Global warming meets fantasy in British author J.S. Ralph’s young adult novel, Voices in the Mist. Set on the cliff-bound southern coast of England, the narrative seems staunchly and appealingly British as it follows a plucky child rising to the occasion when adventure calls.
Twelve-year-old Suzy is the adventurer here. After discovering a winged creature called Scratch in her grandparents’ attic, she is given entree into the world of fantastic paxteys, creatures like Scratch who live in a cliff-side warren. It seems much has been readied for Suzy’s welcome into the paxteys’ realm, including the fact that her grandparents know she has been chosen to help the creatures. In fact, her grandfather has even built a charming summerhouse that becomes a magical vehicle transporting her to the warren and elsewhere.
Suzy soon learns that she is charged with no less than trying to help save the world from climate changes that cause mudslides and more in the warren – and from an evil, hideous being called Ogystone who has lost the power of compassion and is bent on destroying the environment.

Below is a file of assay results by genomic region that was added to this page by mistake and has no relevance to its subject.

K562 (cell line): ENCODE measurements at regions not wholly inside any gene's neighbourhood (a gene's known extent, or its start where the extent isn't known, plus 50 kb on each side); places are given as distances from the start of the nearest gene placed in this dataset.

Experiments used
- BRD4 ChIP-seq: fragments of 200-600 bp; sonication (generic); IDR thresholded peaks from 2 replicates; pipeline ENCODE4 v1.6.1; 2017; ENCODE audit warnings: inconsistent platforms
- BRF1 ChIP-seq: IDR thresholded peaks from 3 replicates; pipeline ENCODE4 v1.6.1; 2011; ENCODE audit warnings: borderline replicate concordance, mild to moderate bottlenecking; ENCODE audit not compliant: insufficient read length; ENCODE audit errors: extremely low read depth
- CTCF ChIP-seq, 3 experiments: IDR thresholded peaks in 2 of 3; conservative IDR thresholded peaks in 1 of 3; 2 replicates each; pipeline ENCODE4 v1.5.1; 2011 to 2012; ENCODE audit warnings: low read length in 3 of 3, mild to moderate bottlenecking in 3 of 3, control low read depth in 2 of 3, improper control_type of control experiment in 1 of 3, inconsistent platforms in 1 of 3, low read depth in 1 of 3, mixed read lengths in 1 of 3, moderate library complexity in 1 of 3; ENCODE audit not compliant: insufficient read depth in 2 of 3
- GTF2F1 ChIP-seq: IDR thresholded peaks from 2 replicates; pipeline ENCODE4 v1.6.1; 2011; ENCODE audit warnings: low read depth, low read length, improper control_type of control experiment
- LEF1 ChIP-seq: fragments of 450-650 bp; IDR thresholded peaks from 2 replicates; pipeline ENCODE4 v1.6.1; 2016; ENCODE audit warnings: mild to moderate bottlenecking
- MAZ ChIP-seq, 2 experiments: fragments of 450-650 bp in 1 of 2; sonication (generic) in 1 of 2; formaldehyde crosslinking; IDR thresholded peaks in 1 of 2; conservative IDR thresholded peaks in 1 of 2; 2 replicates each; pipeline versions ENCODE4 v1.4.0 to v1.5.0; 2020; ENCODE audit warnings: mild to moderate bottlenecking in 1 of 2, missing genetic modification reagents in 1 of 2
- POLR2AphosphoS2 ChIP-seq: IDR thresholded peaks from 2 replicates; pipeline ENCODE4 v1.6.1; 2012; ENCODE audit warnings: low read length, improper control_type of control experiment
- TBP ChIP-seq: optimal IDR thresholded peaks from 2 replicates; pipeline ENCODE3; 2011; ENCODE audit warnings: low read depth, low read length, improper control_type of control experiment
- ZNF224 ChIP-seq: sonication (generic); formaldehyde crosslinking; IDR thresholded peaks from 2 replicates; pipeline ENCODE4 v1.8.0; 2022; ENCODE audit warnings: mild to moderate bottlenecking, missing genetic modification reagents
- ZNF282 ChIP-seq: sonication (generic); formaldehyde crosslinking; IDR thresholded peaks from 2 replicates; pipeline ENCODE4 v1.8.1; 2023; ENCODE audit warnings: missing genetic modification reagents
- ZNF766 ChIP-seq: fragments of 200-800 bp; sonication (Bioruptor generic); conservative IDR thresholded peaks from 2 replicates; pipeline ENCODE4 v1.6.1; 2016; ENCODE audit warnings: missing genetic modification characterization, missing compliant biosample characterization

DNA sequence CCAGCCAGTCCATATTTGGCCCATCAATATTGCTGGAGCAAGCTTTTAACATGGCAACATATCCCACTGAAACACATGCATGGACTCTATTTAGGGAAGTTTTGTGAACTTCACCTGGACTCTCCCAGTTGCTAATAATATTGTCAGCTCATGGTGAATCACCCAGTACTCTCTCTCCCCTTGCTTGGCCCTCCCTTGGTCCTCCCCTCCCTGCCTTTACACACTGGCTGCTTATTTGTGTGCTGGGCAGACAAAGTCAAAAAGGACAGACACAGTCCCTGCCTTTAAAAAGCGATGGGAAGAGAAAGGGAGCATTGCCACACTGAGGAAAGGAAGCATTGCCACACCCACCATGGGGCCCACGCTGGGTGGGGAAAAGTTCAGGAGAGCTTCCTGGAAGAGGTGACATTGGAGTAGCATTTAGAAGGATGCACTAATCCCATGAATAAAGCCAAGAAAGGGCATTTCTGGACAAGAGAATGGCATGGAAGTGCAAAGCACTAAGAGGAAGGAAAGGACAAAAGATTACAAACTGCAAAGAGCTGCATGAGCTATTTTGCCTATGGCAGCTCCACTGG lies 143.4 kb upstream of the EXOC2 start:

A smart, spunky girl, Suzy soon discovers she is just as adept at rising to real challenges as she is at sitting down with a nice cup of tea. This juxtaposition of the fantastic and the ordinary works well to anchor the action and to provide a sense of security in the face of the scary notion of global warming and encounters with Ogystone and his minions.
This book’s leisurely start may lose some readers, but action speeds up as the battle to protect human and paxtey environments ensues. Additionally, the book’s strong allegorical treatment of environmental degradation could have been more timeless had the author avoided references to specific technology, such as Suzy visiting the library to consult the Internet or shopping for CDs.
Despite such issues, the book remains imaginative and often-engrossing fare for young adult readers.
Also available in hardcover and ebook.